For three centuries the true issue between the two parties was obscured, owing to the preposterous action of the Protestants in admiring Biblical inspiration. The Bible, it appeared, was common ground between the combatants, the Bible, therefore, was the arena of the struggle; from it the controversialist, like David at the brook, must pick up texts to sling at his adversary. In fact, of course, the Protestant had no conceivable right to base any arguments on the inspiration of the Bible, for the inspiration of the Bible was a doctrine which had been believed, before the Reformation, on the mere authority of the Church; it rested on exactly the same basis as the doctrine of Transubstantiation. Protestantism repudiated Transubstantiation, and in doing so repudiated the authority of the Church; and then, without a shred of logic, calmly went on believing in the inspiration of the Bible, as if nothing had happened! Did they suppose that Biblical inspiration was a self-evident fact, like the axioms of Euclid? Or did they derive it from some words of our Lord? If so, what words? What authority have we, apart from that of the Church, to say that the Epistles of Paul are inspired, and the Epistle of Bamabas is not? It is, perhaps, the most amazing and the most tragic spectacle in the history of thought, the picture of blood flowing, fires blazing, and kingdoms changing hands for a century and a half, all in defence of a vicious circle.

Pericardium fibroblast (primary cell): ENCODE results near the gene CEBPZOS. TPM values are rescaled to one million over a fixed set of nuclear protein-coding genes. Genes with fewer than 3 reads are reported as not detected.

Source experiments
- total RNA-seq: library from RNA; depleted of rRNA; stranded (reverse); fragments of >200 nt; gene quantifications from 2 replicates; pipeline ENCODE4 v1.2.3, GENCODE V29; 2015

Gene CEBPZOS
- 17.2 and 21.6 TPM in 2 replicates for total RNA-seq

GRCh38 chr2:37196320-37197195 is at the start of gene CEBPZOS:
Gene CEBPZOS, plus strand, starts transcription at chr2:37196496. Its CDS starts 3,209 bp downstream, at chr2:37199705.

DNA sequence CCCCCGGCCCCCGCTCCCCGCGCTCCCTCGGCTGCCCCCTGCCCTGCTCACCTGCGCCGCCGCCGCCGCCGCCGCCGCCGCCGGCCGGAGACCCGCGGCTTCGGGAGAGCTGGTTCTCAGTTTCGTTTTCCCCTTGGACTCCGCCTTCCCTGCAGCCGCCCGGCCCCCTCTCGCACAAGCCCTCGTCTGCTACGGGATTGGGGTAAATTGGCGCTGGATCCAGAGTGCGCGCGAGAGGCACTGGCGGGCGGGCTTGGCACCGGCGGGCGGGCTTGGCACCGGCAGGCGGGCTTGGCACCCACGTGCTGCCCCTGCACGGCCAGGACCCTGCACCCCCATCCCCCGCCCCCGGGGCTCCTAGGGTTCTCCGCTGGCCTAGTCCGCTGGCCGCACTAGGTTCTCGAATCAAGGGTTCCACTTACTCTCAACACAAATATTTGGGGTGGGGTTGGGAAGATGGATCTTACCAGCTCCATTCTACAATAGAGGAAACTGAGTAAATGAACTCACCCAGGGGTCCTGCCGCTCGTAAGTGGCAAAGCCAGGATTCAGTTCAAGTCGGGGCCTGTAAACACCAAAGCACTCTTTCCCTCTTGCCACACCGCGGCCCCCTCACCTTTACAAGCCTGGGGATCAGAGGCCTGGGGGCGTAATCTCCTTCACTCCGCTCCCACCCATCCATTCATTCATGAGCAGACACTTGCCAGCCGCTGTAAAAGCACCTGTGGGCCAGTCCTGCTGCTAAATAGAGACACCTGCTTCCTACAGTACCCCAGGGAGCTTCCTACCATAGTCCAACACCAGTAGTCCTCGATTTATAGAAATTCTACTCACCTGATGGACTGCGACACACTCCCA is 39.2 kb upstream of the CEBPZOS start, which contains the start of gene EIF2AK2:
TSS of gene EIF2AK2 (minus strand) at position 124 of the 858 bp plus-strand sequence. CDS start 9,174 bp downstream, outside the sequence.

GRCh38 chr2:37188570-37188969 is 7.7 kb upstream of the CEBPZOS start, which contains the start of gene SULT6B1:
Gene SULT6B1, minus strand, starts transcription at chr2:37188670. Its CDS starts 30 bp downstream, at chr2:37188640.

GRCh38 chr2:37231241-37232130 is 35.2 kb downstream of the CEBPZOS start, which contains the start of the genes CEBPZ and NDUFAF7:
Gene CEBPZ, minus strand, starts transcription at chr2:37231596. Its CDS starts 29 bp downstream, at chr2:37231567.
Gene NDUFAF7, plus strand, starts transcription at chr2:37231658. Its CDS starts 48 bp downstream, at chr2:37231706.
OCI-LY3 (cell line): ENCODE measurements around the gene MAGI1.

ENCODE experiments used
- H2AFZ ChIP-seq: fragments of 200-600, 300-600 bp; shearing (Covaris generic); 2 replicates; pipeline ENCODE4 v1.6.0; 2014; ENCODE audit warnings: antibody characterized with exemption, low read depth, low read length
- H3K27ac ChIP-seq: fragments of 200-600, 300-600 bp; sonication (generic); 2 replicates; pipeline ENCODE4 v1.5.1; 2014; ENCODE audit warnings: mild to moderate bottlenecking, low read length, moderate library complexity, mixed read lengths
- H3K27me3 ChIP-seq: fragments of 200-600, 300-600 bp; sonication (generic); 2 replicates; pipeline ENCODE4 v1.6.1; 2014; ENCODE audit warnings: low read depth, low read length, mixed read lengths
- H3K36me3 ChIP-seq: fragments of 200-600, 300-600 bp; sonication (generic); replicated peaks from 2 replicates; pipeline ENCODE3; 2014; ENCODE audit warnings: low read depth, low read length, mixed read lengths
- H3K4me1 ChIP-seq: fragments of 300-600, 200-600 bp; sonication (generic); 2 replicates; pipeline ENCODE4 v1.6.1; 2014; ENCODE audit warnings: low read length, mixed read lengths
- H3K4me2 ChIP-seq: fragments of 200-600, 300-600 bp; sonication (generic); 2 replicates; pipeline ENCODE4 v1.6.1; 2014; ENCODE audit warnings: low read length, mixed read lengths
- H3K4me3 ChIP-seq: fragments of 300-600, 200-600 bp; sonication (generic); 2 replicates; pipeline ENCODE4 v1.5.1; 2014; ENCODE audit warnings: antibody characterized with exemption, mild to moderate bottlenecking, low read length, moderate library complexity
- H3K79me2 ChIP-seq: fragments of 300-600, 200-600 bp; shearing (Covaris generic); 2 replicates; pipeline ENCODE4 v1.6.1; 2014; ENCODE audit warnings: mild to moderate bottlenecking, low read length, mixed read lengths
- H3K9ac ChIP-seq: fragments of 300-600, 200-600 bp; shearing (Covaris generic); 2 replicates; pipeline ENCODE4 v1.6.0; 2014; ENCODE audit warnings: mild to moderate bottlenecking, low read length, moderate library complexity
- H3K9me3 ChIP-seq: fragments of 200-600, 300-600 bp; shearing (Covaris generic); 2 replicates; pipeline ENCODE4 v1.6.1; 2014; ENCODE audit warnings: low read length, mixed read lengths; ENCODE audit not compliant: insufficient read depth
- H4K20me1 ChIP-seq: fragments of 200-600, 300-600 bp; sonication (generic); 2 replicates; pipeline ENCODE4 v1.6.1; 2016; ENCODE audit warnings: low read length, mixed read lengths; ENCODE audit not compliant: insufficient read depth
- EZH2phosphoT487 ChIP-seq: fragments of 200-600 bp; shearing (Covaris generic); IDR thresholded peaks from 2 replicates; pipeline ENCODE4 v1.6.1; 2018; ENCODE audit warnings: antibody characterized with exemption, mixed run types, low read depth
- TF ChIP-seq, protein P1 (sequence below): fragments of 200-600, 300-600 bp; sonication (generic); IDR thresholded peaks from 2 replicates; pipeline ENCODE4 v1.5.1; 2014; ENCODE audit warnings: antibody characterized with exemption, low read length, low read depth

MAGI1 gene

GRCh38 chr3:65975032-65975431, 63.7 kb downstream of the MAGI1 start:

The only logic which succeeded in convincing the Protestants of their fallacy was the logic of facts. So long as nobody except scoffers and atheists challenged the truth of the scriptural narratives, the doctrine of inspiration maintained its curiously inflated credit. Then Christians, nay, even clergymen, began to wonder about Genesis, began to have scruples about the genuineness of 2 Peter. And then quite suddenly, it became apparent that there was no reason why Protestants should not doubt the inspiration of the Bible; it violated no principle of their system. The Evangelicals protested, but theirs was a sentimental rather than a reasoned protest; the Tractarians fulmmated, but it was plain this was mere summer lightning, a reflection from the Seven Hills. Only the condemnation of Colenso stands as monument of the bloodless victory of Modernism. For three centuries the inspired Bible had been a handy stick to beat Catholics with; then it broke in the hand that wielded it, and Protestantism flung it languidly aside.